Irving W. Stetson buried hundreds of soldiers in France and the Philippines during World War II, and after the war made funeral arrangements for thousands of families in mourning.

It was a life he never regretted, following in the footsteps of his forefathers, who established Stetson’s Funeral Home of Brunswick in 1855.

Mr. Stetson, who went by the nickname “Stet,” died Sunday at the Freeport Nursing Home. The longtime resident of Sparwell Lane in Brunswick was 87.

“He was born into the funeral business,” said his longtime friend and colleague, Anthony Purinton of Brunswick.

Purinton, who was trained and mentored by Mr. Stetson as a young boy, now owns and operates Stetson’s Funeral Home on Federal Street in Brunswick. Purinton said he never considered changing the name of the home after he and his wife, Debbie, acquired Stetson’s in 1991.

The history of the home — Mr. Stetson was a fourth-generation owner — and its reputation for providing personalized service would have been lost if the name had been changed, Purinton said.

Stetson’s Funeral Home was established by Mr. Stetson’s family on Brunswick’s Maine Street. It eventually moved to Federal Street in Brunswick because Mr. Stetson’s great-grandfather thought the rent on the Maine Street property — $5 per month — was too high.

Mr. Stetson was born in Portland, the son of Irving W. Stetson Sr. and Mulvina Ragan Stetson. As a teenager, he worked at the funeral home and his father taught him the business.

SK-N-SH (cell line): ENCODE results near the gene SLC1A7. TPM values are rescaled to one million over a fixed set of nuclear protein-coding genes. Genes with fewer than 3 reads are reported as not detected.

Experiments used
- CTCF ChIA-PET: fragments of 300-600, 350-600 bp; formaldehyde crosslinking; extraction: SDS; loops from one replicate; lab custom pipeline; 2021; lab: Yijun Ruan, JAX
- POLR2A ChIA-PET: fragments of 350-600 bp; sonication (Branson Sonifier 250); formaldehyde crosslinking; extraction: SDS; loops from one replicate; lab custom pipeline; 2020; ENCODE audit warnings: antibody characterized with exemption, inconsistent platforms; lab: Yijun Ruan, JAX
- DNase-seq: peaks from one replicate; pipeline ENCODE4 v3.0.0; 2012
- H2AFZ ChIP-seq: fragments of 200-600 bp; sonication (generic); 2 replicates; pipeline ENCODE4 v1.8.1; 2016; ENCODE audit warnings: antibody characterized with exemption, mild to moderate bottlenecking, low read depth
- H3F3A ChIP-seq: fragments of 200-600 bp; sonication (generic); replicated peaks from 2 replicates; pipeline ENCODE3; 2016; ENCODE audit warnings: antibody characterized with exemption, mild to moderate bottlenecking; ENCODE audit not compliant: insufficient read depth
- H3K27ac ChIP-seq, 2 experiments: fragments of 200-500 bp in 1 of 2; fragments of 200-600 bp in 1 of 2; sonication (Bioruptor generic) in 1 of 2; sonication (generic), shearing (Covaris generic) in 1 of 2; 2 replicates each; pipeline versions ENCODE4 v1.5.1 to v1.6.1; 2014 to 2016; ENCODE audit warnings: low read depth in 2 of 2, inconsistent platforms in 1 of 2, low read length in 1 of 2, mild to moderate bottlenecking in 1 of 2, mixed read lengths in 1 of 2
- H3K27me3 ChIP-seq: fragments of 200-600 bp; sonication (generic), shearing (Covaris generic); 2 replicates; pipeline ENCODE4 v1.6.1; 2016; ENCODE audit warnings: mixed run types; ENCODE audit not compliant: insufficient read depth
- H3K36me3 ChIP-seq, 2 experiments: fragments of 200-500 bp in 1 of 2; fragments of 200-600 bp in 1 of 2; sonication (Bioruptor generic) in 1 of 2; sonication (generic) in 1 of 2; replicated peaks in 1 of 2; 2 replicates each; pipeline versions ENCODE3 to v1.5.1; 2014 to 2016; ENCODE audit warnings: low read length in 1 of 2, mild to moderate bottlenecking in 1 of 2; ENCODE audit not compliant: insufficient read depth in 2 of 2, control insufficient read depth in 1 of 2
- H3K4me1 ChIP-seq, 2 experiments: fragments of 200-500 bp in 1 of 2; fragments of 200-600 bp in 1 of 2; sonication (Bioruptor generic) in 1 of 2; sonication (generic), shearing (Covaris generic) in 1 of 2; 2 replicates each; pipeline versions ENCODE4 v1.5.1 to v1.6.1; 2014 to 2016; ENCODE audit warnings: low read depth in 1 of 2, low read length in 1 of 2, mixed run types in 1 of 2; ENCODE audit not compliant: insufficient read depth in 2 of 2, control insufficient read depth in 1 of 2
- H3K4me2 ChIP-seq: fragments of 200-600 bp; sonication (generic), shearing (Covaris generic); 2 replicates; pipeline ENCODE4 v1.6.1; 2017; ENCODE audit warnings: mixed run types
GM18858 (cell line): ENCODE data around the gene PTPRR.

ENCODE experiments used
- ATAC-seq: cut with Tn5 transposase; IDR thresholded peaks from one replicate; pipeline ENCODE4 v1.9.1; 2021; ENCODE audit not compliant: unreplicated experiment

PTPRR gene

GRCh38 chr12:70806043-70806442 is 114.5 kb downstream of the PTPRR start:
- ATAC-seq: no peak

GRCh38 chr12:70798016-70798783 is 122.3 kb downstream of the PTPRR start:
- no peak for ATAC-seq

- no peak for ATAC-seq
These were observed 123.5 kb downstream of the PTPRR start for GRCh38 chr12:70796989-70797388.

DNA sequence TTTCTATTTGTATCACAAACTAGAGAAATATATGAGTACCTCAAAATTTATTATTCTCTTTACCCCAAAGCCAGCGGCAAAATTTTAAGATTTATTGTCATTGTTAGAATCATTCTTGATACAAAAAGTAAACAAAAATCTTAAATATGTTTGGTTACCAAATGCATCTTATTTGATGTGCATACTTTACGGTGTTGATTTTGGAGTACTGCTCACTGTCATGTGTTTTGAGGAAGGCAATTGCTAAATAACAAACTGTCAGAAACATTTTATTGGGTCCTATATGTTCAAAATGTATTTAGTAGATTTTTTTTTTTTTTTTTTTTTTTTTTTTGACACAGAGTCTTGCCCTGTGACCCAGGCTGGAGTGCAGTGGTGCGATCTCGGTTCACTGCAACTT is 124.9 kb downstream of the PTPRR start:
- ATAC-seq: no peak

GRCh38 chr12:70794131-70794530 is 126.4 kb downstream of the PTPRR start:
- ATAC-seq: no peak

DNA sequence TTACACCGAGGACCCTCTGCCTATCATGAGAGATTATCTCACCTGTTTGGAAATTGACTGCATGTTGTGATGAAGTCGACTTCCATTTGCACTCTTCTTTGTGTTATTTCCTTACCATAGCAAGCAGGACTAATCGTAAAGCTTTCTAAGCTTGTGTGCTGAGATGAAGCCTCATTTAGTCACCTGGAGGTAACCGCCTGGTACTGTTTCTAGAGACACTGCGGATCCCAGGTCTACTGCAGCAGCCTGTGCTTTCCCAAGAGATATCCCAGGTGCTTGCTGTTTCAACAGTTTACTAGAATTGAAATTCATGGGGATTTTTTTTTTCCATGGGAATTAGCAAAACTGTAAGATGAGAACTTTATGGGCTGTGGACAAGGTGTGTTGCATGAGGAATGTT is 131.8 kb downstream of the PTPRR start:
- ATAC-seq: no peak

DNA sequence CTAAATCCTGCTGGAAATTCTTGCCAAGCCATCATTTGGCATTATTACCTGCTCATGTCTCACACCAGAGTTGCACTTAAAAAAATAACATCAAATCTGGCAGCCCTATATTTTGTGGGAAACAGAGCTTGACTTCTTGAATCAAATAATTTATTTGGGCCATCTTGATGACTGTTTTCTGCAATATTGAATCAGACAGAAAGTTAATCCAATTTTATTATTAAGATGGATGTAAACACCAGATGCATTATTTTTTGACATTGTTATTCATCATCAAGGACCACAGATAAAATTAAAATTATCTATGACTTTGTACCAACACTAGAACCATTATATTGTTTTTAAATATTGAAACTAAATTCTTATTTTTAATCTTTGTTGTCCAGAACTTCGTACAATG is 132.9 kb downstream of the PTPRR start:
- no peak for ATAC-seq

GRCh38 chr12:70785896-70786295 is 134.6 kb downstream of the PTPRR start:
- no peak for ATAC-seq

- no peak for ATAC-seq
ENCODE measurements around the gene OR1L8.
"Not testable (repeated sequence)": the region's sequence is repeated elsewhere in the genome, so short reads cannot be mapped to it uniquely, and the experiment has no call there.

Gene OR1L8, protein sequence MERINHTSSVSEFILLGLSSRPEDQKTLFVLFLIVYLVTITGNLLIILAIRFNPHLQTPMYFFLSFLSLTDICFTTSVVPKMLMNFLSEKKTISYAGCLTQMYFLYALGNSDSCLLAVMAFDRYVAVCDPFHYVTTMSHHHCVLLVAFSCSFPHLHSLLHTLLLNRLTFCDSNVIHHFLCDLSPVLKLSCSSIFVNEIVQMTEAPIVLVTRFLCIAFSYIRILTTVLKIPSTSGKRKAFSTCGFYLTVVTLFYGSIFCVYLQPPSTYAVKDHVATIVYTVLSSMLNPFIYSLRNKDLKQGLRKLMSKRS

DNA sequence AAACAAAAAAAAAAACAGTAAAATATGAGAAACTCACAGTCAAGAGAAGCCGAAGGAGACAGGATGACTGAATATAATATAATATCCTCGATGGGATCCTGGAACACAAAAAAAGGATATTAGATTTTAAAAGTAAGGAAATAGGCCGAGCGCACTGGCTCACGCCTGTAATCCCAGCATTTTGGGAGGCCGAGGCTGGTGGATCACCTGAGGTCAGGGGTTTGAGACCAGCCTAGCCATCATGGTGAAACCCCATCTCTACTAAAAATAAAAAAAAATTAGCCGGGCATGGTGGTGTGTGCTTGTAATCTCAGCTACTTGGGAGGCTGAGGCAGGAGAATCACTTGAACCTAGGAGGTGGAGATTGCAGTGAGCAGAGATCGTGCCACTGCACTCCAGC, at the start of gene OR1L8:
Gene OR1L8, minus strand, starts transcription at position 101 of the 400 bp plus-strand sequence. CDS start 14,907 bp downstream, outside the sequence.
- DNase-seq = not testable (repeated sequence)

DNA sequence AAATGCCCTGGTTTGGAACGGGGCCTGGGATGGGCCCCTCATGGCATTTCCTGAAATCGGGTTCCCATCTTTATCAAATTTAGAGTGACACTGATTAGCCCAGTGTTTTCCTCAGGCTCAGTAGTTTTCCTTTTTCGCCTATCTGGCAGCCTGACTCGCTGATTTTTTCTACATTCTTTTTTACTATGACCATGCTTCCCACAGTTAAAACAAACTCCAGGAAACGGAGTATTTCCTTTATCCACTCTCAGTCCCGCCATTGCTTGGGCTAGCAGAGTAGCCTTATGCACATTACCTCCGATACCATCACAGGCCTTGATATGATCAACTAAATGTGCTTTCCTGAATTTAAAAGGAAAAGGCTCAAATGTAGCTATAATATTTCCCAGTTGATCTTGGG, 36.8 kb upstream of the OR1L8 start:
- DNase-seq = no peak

After graduating from Brunswick High School, Mr. Stetson enlisted in the U,S. Army in 1943. Because of his training, he was appointed grave registration chief. He helped the Army build cemeteries in Normandy and in Batangas, Philippines, during World War II, and according to Purinton, buried hundreds of civilians and soldiers.

After the war ended, Mr. Stetson attended Eckels College of Mortuary Science in Philadelphia.

In 1952, he and his wife, Dorothy, became the owners of Stetson’s Funeral Home.

Purinton said his grandparents’ home was located beside the funeral home. As a child, he would sit in their living room and stare out the window.

“I used to say, ‘What they are they doing over there?’” Purinton recalled.

Over time, Mr. Stetson hired Purinton to mow his lawn and wash cars. And as he grew older, he shared his knowledge of the funeral business with Purinton.

“He mentored me,” Purinton said. “His motto was: Everyone’s life is important. Everyone’s life has value.”

Purinton remembered one family that came to Mr. Stetson but could not afford to buy a casket for their loved one.

“Stet bought them a cemetery plot and gave them a casket,” Purinton said.

The “Everyone’s life has value” motto has stuck with Purinton, who takes pride that Stetson’s is still locally owned and operated.

“Here, you start with me and you end with me,” Purinton said of his relationship with families.

Purinton said he admired his friend because he successfully operated what was a time-consuming business before cellphones and pagers came into use. If Mr. Stetson wanted to take a break and see a movie, he’d contact his answering service and have the operator call him at the movie theater if a family needed him.

In the early days, Mr. Stetson and his father would take a boat to some of the islands in Harpswell to retrieve a body.

Though he traveled around the world after he retired, Mr. Stetson never forgot Brunswick.

He donated thousands of dollars to a Rotary Club fund that benefits people living in Third World countries. He also served as past president of the United Way, served on boards and committees at Mid Coast Hospital in Brunswick, and was a longtime member and chairman of the Brunswick Recreation Committee.

But Mr. Stetson will be remembered most for is his treatment and respect of families in mourning, Purinton said.

“That’s the one thing he instilled in me, to treat everyone with the same respect and courtesy that you would show toward your own family member,” he said.

Staff Writer Dennis Hoey can be contacted at 791-6365 or at:

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